Column: Requirements of the media supply chain – how to create a good specification
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In the last article, we covered the five pillars of the media supply chain and some considerations around each. This time, we’re going to look in a bit more detail about what makes a good specification for a complete media supply chain or individual components within those five pillars.
What we are trying to achieve
When we look to specify an implementation or replacement of a system or component that we’re already familiar with, as humans, we tend to build lists of detailed items that we see as requirements, rather than think about what we’re trying to achieve overall with that system or component. Last year, my dad was looking to replace his car and spent hours looking at the dimensions of possible replacements, how many liters (or liters/cubic inches) of luggage capacity their boot (trunk) had, and whether the rear seats had a 50/50 or 30/70 split fold. In the end, whether the boot (trunk) capacity was 356 or 342 liters had little importance at all, as his main requirement was that he could still transport my mother, his spinet and a slightly manic chocolate Labrador. In the same way, when looking at specifying the media supply chain it’s important to keep focus on what we’re trying to achieve overall and what the business goal is.
One area where this frequently fails, is in the pillar “transformation”. The work of organizations such as AMWA and the DPP with application specifications has certainly simplified matters, but it’s still not uncommon to see requirements that feature a long list of “input” formats as separated media wrappers, video codecs, audio formats, and codecs and sidecar/metadata and the same for “output” with little or no information on wrappers, video, audio and sidecars might be combined or indeed how that combination will be received or consumed. In the best-case scenario this can result in complicated onboarding and complex acceptance tests but in the worst case it will result in a system being deployed that technically meets the specification, but doesn’t actually do what you need it to do.
Add the right value
Especially with the incredible insights that can be provided by the latest AI-based tools, analysis tools are increasingly being used to add value in the media supply chain. However, when considering analysis tools, it important to consider not just the potential added value the insights product can bring, but how the tools can be implemented in your environment to actually add that value. For example, before file-based delivery of media assets was commonplace, the ingest of most assets was physically actioned and monitored by an ingest operator who had a duel function of also performing at least a cursory, if not full QC, on the media. When we moved to file-based delivery, the ingest operation became automated massively accelerating workflows and removing the need for an ingest operator – QC could easily be performed by automated software analysis tools too – automated QC. This worked brilliantly while there were no errors, but when there were, many facilities found themselves with no one who could read the error report and know how to resolve the issue. As a result, at the time many of the automated QC tools were simply turned off or taken out of the workflow. That specific issue has largely been resolved over time by improved standards and changed working methods, but there are still lessons to be learned. With access to many of these systems on demand, through individual SaaS offerings or through a PaaS (Platform as a Service) such as Vidispine’s Vidinet, the opportunity to test out a solution before implementing is far more accessible than in the past.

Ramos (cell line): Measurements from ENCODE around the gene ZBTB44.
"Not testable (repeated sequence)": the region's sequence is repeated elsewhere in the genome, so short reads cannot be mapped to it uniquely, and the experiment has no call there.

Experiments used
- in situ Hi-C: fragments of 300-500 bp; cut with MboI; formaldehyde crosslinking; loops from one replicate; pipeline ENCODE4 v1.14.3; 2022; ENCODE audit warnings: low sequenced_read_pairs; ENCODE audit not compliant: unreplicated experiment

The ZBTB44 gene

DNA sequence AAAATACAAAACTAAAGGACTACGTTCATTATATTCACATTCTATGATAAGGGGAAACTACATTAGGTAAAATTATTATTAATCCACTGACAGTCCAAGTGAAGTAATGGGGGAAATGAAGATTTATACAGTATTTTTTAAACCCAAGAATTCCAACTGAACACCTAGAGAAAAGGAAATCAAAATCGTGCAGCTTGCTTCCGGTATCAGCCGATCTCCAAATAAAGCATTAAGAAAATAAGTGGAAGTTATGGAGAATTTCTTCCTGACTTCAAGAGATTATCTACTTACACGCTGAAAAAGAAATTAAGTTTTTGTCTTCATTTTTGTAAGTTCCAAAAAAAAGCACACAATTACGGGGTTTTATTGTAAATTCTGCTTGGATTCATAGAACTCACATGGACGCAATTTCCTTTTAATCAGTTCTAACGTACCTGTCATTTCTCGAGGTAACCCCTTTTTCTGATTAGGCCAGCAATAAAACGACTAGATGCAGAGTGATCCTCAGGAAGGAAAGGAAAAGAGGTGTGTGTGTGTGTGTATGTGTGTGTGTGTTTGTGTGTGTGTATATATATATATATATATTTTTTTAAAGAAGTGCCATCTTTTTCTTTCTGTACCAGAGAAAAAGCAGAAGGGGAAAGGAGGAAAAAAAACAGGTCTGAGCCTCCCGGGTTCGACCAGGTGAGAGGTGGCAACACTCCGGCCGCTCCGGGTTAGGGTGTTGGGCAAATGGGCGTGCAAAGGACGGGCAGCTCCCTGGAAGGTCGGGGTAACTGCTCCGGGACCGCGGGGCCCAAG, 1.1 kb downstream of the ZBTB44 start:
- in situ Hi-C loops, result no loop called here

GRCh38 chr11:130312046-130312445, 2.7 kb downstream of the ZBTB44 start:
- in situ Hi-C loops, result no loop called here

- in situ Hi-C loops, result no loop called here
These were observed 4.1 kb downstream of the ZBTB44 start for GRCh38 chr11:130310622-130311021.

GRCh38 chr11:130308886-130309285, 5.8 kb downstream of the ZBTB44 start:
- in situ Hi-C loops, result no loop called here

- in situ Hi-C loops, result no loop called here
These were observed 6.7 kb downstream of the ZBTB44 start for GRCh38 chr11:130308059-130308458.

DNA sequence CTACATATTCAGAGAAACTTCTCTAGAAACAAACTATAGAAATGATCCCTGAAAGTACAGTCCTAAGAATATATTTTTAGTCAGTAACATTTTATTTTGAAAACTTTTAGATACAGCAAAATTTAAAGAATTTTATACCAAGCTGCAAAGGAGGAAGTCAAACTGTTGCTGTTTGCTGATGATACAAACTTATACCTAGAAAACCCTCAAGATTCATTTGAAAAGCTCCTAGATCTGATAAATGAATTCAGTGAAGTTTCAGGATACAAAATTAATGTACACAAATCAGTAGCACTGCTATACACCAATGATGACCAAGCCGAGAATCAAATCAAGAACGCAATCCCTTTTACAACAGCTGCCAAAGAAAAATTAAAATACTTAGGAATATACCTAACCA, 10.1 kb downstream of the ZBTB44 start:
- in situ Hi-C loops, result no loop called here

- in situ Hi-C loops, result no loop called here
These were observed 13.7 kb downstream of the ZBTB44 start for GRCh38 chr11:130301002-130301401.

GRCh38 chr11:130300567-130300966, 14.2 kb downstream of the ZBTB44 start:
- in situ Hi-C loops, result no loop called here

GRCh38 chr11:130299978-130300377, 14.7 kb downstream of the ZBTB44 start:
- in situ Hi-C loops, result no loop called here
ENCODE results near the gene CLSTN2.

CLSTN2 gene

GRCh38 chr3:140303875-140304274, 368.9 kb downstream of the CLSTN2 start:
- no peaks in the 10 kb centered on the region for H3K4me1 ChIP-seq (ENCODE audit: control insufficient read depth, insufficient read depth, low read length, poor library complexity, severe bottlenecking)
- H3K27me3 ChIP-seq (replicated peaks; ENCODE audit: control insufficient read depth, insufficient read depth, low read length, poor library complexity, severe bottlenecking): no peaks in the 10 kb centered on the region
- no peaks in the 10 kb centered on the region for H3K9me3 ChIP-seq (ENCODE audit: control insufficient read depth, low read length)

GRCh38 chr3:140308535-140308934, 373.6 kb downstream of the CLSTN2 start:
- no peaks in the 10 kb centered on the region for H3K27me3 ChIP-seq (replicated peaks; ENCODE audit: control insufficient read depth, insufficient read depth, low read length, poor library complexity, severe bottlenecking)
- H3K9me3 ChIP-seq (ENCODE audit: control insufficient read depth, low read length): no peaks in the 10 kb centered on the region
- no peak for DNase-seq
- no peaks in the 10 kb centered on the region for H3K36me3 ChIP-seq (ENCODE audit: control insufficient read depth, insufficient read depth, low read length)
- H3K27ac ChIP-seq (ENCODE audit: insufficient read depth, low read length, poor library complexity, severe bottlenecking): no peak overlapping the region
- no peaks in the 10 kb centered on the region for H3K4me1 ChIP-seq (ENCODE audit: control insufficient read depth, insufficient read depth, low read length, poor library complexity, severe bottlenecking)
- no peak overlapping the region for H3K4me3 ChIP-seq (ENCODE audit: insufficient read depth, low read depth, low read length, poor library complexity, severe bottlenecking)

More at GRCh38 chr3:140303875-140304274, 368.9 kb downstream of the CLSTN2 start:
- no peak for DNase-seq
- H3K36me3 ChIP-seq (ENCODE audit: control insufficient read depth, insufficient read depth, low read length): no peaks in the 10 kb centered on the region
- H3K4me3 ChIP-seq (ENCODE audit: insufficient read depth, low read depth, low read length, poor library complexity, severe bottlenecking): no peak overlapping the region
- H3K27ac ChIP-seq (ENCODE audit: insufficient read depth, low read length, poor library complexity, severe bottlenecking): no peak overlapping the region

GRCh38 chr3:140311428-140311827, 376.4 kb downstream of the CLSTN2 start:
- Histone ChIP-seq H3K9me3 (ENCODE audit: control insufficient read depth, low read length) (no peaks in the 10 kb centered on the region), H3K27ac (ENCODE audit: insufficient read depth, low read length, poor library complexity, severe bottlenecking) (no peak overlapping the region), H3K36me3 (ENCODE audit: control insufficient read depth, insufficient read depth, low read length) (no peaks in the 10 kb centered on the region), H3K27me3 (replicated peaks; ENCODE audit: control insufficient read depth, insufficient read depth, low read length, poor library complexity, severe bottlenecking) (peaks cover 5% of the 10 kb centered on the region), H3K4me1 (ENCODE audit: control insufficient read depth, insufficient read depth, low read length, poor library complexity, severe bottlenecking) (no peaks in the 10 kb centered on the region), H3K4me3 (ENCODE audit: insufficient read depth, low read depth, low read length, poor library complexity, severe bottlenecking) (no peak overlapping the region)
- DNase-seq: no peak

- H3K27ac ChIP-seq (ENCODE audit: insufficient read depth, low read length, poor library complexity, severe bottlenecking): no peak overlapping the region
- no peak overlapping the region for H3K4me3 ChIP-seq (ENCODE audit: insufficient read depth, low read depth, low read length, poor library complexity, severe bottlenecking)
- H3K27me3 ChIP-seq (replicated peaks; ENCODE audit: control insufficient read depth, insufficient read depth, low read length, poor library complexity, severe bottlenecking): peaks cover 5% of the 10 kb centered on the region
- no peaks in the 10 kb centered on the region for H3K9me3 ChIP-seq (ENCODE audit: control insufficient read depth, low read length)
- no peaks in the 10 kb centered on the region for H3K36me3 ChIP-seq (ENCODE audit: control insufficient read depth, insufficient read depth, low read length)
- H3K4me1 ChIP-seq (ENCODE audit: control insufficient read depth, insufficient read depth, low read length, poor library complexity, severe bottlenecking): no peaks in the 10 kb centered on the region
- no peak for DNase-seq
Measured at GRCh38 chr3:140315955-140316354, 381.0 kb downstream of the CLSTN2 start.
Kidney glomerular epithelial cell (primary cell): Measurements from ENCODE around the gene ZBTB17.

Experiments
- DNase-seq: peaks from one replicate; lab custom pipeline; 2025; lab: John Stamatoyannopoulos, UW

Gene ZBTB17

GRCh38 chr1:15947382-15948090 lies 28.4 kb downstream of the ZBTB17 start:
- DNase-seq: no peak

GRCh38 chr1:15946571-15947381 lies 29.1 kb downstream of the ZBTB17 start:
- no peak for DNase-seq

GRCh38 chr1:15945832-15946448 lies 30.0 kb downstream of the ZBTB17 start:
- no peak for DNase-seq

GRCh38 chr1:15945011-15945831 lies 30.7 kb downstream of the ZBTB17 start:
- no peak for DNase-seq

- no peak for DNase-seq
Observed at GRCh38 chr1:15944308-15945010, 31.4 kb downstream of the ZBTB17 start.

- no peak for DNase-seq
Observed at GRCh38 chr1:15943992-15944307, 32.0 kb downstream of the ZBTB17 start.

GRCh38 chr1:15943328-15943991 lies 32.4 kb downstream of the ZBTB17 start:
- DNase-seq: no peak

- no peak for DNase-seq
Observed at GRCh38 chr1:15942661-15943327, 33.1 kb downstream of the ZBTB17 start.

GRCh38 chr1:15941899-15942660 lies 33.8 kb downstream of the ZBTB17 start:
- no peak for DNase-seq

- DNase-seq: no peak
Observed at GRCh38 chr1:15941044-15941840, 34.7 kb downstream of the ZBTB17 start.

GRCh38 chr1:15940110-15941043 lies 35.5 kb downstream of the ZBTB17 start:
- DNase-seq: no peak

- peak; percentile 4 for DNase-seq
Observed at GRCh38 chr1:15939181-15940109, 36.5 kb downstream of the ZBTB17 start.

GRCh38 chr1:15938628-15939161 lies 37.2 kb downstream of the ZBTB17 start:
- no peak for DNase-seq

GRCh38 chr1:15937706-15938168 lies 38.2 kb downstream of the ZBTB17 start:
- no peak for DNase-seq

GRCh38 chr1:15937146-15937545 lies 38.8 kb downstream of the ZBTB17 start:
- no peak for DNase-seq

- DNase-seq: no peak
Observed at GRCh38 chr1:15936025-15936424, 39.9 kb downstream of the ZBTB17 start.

Is ‘Cloud’ even a question?
Only a year ago, one of the biggest decisions for anyone looking to implement, replace or upgrade part or all of their media supply chain solution was where to put it – on premise, in a private cloud, in the “public” cloud or some hybrid or two or all three of those. Today, for the majority of media organizations, it is almost taken for granted that at least some of the infrastructure and services will be cloud-based, and what or how much is on premise depends largely on legacy storage or systems that needs to remain operational. Hybrid infrastructure no longer requires convoluted and complex solutions – simple agents collocated with assets or systems keep everything securely connected. For some components, there is still a cost advantage to “on premise” but with the pace of change in the industry and consumer demand, the flexibility offered by a PaaS solution is often a better match to business requirements. Where your assets are stored may be an exception to this for a number of reasons, but good media supply chain solutions should have broad support for different storage systems and vendors as well as operationally agnostic.
In the next two installments of this series, we’re going to look at the different options for creating your media supply chain – whether to build it yourself, buy a turnkey system or something in between.